Usability: Included instructions and illustrative indexes assist assembly.

Creature Sheet

Concept: “A creature sheet” 
Content: A flexible creature sheet. 
Writing: A framework with room for description, combat stats, randomized attacks, and specials
Art/design: A spacious, simple, and left-aligned fillable sheet. 
Usability: Available in black and white, or yellow header. 

Cruel Chains

Concept: “What CRUEL CHAINS bind you to this miserable wretch?"
Content: A d68 table of interpersonal misery.
Writing: Some truly wretched (and often funny) relationships, with occasional bonus rolls for even more variety.
Art/design: List with a disturbing variety of typefaces (except for page 5). A varied of (sometimes filtered) public domain imagery and photographs.
Usability: Available in full color and black & white. 

Curious Conversations for Questionable Characters

Concept: “Give your scum some personality and increase the thrill of mortal danger.”
Content: Traits, Motivations, and campfire conversation for any scvm.
Writing: Short role-playing prompts to encourage character development, with simple instructions on when and how to use them.
Art/design: Bordered text incorporates yellow and pink amidst AI-generated illustrations of dour conversations.
Usability: Bordered text may inhibit readability on smaller displays. 

d100 reasons you miss an attack

Concept: “A random table of silly and serious reasons why your players just missed an attack.”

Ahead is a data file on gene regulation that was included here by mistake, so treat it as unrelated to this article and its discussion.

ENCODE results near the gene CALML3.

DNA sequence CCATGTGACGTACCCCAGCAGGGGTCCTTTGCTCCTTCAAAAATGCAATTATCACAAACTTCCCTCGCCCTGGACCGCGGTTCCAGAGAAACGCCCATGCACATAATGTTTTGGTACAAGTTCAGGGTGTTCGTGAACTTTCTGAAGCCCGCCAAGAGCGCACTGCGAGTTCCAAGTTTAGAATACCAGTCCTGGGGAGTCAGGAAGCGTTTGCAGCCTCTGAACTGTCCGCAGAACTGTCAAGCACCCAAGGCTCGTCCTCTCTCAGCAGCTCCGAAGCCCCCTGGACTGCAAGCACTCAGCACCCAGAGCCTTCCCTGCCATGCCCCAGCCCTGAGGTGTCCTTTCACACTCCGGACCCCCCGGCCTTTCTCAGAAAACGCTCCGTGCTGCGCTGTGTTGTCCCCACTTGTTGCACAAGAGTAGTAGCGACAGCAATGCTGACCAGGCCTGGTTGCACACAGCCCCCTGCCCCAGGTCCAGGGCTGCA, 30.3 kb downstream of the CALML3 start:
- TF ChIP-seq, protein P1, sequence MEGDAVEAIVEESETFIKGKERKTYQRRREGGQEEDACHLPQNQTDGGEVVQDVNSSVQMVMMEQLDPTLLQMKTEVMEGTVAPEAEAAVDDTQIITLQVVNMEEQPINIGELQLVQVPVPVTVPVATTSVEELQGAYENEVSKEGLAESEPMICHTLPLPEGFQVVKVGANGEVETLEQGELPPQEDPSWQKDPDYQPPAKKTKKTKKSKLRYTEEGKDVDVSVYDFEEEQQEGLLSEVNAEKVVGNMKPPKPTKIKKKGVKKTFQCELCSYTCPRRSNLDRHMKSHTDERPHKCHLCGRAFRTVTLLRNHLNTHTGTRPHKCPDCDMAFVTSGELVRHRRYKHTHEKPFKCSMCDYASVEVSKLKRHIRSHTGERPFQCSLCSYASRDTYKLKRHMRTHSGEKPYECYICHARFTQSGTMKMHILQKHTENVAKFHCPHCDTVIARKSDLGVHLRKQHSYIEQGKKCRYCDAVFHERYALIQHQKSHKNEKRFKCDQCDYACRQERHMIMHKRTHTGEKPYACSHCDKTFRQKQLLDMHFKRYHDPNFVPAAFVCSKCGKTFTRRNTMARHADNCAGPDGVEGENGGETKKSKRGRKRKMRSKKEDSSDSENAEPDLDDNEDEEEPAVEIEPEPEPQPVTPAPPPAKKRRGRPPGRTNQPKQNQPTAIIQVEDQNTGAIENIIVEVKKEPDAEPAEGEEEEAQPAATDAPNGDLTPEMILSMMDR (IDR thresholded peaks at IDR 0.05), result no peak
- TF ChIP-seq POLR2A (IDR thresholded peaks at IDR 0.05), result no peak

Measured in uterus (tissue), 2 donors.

See above
See entry 61 — “the enemy rips off their arm, and parries with it”
Classic three column layout with strong MBC aesthetics.
Usability: Easy to navigate list. Text small but legible. The reasons are only occasionally situational.

D49 reasons the scvm is sticking together

Concept: “Why would you people even WANT to hang out together?” 
Content: 40 reasons for you scvm to come to the table.
Writing: A series of unceremonious prompts to bring your scvm closer together. 
Art/design: A wall of yellow and black text. Bright and bold.
Usability: Your bonds won’t save you, in the end. 

d50 Strange Weapons

Concept: “A collection of strange weapons for you Mörk Borg needs”
Content: 5 tables of weapons split across 5 genres of play.
Writing: Thematic, amusing, and occasionally anachronistic.
Art/design: Layout inspired by the Mörk Borg reference section.
Usability: Pick a theme, roll a d10.


Concept: “Quick and light dungeon generation for Mork Borg.” 
Content: A one-page dungeon generator that only relies on two d6.
Writing: A quick and efficient style that makes thorough use of each roll of the dice.
Art/design: A well-organized and slightly highlighted plaintext document.
Usability: Designed for quick reference and easy home printing. 

D69 games the scvm plays in-universe

“-They are playing a game. 
-What game ? 
Content: 60 names for 6 kinds of games to play, in-game. With basic resolution mechanics.
Writing: Snippy and evocative titles to inspire at the table. Simple resolution mechanics in case it doesn’t.
Art/design: Some gamers coming to blows over a poor result on the D69 table.
Usability: A quick, and bright yellow, reference tool.